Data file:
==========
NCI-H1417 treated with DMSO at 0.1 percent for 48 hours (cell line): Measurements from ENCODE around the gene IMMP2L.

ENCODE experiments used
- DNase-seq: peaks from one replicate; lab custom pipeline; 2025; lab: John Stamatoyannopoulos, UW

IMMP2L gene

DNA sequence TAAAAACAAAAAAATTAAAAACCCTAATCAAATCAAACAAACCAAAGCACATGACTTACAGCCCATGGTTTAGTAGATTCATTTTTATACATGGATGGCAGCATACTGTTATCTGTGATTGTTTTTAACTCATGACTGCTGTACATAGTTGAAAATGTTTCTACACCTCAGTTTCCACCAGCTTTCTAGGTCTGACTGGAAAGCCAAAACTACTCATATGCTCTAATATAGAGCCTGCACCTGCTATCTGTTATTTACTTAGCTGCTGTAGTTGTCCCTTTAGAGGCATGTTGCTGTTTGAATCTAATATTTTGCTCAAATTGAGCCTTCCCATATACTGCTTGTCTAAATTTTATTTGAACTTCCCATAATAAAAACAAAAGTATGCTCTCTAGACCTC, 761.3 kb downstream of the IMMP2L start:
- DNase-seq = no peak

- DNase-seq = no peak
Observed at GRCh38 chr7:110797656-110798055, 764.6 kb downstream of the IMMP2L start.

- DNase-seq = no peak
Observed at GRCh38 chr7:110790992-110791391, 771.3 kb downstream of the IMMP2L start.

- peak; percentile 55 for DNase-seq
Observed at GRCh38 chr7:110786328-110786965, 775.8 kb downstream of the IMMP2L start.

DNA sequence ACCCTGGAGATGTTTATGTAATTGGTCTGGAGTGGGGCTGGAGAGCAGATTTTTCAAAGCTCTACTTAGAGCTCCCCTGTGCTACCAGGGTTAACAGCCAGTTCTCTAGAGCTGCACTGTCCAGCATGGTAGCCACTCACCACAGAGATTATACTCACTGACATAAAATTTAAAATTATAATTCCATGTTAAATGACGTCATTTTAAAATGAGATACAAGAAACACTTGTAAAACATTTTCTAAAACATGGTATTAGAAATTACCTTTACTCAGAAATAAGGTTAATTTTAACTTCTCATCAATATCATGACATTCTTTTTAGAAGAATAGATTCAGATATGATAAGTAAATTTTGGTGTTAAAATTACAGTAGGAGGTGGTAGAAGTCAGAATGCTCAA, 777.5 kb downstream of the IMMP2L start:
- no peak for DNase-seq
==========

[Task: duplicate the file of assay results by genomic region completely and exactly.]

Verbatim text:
NCI-H1417 treated with DMSO at 0.1 percent for 48 hours (cell line): Measurements from ENCODE around the gene IMMP2L.

ENCODE experiments used
- DNase-seq: peaks from one replicate; lab custom pipeline; 2025; lab: John Stamatoyannopoulos, UW

IMMP2L gene

DNA sequence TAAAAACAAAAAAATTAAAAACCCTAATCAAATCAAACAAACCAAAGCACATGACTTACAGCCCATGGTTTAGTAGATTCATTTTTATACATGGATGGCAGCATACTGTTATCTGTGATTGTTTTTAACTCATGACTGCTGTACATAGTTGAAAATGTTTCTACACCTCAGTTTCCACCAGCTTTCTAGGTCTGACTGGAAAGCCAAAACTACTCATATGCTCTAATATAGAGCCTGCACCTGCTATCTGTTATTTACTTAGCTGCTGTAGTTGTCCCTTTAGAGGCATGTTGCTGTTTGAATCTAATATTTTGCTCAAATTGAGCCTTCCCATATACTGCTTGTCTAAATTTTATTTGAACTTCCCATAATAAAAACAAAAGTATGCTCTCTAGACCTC, 761.3 kb downstream of the IMMP2L start:
- DNase-seq = no peak

- DNase-seq = no peak
Observed at GRCh38 chr7:110797656-110798055, 764.6 kb downstream of the IMMP2L start.

- DNase-seq = no peak
Observed at GRCh38 chr7:110790992-110791391, 771.3 kb downstream of the IMMP2L start.

- peak; percentile 55 for DNase-seq
Observed at GRCh38 chr7:110786328-110786965, 775.8 kb downstream of the IMMP2L start.

DNA sequence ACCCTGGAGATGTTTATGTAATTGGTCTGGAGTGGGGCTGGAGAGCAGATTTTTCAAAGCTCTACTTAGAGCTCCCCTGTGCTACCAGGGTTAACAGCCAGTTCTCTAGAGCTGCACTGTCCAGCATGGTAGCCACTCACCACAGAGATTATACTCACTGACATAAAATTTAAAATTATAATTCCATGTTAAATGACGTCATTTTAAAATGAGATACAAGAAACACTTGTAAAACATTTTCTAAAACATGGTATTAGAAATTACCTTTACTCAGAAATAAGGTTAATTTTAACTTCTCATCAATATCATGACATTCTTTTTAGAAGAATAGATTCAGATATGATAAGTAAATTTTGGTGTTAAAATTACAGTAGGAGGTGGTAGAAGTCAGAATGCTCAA, 777.5 kb downstream of the IMMP2L start:
- no peak for DNase-seq